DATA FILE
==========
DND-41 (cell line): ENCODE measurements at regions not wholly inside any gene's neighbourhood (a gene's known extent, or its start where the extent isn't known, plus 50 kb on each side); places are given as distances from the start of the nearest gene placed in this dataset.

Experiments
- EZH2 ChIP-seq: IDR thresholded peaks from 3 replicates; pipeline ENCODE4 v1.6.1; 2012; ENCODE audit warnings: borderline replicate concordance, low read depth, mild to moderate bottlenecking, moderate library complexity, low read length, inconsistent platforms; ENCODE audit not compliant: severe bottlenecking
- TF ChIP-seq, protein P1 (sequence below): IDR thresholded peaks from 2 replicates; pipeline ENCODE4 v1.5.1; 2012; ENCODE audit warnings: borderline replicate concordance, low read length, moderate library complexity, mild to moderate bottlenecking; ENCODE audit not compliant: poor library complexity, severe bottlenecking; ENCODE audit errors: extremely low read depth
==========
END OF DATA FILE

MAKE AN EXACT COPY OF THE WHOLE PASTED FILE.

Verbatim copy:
DND-41 (cell line): ENCODE measurements at regions not wholly inside any gene's neighbourhood (a gene's known extent, or its start where the extent isn't known, plus 50 kb on each side); places are given as distances from the start of the nearest gene placed in this dataset.

Experiments
- EZH2 ChIP-seq: IDR thresholded peaks from 3 replicates; pipeline ENCODE4 v1.6.1; 2012; ENCODE audit warnings: borderline replicate concordance, low read depth, mild to moderate bottlenecking, moderate library complexity, low read length, inconsistent platforms; ENCODE audit not compliant: severe bottlenecking
- TF ChIP-seq, protein P1 (sequence below): IDR thresholded peaks from 2 replicates; pipeline ENCODE4 v1.5.1; 2012; ENCODE audit warnings: borderline replicate concordance, low read length, moderate library complexity, mild to moderate bottlenecking; ENCODE audit not compliant: poor library complexity, severe bottlenecking; ENCODE audit errors: extremely low read depth